African leaders step up fight against Illegal Wildlife Trade and Poaching
African governments have made a commitment towards addressing illegal wildlife trade in Africa by agreeing on an implementation road map for the African Strategy on Combating Illegal Exploitation and Illegal Trade in Wild Fauna and Flora in Africa. The landmark step was made during the Sixth Special Session of the African Ministerial Conference on the Environment (AMCEN) held on 16-19 April in Cairo, Egypt. The plan will guide African governments in taking bold steps to stop the decline of Africa’s iconic species from poaching and illegal trade, including elephants, rhinos and rare species of birds and plants.
“We laud this key milestone,” said Dr. Julius Arinaitwe, the BirdLife International Regional Director for Africa.
“Member states have a chance to address this scourge that threatens Africa’s biodiversity. Africa’s vultures face the same fate as elephants and this is the opportunity to act”.
In Cairo, BirdLife alongside the African Union, IUCN, WWF, TRAFFIC and AWF hosted a side event to inform ministerial discussions on illegal wildlife trade. Chaired by Hon. Ibrahim Usman Jibril, Minister of State for Environment, Federal Ministry of Environment of the Republic of Nigeria, the side event explored the status, challenges, approaches and opportunities of addressing illegal wildlife trade and poaching in Africa. It was also attended by H.E Ambassador of the Republic of Benin to the African Union and Ethiopia, and delegates from African member states and civil society participants. Panelists were from South Africa, Senegal and Angola.
Masumi Gudka of BirdLife International presented shocking statistics which highlighted the significant Africa vulture population declines of between 70 to 97% over three decades. Four of the 11 species of vulture are now categorised as Critically Endangered on the IUCN Red List of Threatened Species:
“Ivory poachers deliberately poison elephant carcasses to target vultures which draw attention to their illegal activities. Between 2012 and 2014, 155 elephants and 2,044 vultures were killed in poaching and poisoning related incidences. In one incident in Namibia in 2013, 500 vultures died after feeding on the poisoned carcass of a poached elephant."
“It only takes one poisoned elephant carcass to kill hundreds of threatened vultures,” she added.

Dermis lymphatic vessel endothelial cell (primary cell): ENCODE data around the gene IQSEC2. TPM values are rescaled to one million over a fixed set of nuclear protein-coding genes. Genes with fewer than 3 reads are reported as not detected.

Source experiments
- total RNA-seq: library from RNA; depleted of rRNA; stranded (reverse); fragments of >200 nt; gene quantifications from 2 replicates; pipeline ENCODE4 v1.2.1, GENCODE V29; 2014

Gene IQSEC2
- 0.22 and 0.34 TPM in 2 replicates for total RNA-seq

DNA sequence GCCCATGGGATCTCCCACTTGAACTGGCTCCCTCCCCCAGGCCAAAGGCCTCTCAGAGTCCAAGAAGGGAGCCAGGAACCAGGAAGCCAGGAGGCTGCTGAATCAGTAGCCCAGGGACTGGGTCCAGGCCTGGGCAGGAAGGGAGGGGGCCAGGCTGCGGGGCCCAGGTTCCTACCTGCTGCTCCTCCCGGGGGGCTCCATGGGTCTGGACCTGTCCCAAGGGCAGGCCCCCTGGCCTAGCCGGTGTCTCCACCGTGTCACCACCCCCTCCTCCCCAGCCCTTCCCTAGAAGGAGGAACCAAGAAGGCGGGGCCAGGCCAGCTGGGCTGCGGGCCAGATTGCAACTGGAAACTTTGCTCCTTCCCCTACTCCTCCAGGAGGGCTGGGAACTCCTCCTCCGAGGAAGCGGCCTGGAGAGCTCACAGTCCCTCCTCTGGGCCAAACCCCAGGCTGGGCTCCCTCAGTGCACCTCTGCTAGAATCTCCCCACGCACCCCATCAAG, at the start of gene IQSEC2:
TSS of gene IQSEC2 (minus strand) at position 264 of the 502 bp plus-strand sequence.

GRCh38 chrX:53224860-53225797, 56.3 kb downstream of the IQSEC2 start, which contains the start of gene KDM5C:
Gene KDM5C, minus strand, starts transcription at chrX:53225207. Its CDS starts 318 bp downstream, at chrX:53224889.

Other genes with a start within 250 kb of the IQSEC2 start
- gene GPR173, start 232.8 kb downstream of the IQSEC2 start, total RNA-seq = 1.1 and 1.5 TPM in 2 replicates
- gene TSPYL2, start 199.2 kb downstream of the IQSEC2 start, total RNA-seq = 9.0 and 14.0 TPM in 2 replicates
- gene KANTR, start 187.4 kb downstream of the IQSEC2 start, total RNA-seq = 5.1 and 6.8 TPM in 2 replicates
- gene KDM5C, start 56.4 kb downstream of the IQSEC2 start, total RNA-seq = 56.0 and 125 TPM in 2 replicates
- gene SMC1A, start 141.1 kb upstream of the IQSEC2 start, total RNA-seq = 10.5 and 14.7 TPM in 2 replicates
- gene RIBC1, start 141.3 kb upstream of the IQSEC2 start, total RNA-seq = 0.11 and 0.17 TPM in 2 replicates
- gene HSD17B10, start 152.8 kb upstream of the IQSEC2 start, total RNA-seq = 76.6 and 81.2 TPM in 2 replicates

Vultures are ‘Nature’s clean-up crew’ as they help stop the spread of diseases like Anthrax, tuberculosis, rabies and botulism. One vulture provides a scavenging benefit valued at around $11,600 over its lifetime. Without them, human health will be in jeopardy. When India’s vulture population crashed by over 90%, authorities were forced to spend $34 billion annually to address rabies scourge spread by stray dogs.
Hon. Ibrahim Usman Jibril, Nigeria’s State Minister noted:
“The economic and social costs that could be associated with vulture declines are significant and worrying. “Member states to the AU should do everything possible to address poisoning of vultures, elephants, lions and other species, by regulating the use of chemicals according to CMS poisoning guidelines”.
The next step in implementation of the African Strategy on Combating Illegal Exploitation and Illegal Trade in Wild Fauna and Flora in Africa will be nomination of focal points by member states to an Experts Committee. A coordination mechanism supported by a Technical Working Group will be coordinated at the African Union Commission. Regional workshops to craft implementation details will follow.
Illegal wildlife trade and poaching costs African economies about $2 billion annually. It is a huge threat to national security, threatens entire ecosystems and significantly reduces revenue of local communities.
“There is evidence that uncontrolled rebel groups are using the trade as a means to generate illicit income to buy weapons and cause insecurity nationally and even regionally,” said Lamine Sebogo, WWF’s African Elephant Coordinator.
“It is Africa’s moment to move from talk to action,” said Roland Melisch, TRAFFIC’s Senior Director for Europe and Africa.
“The way in which the African Union Commission, member states and civil society organisations have worked together to develop the implementation plan for the Strategy is testimony to this commitment”.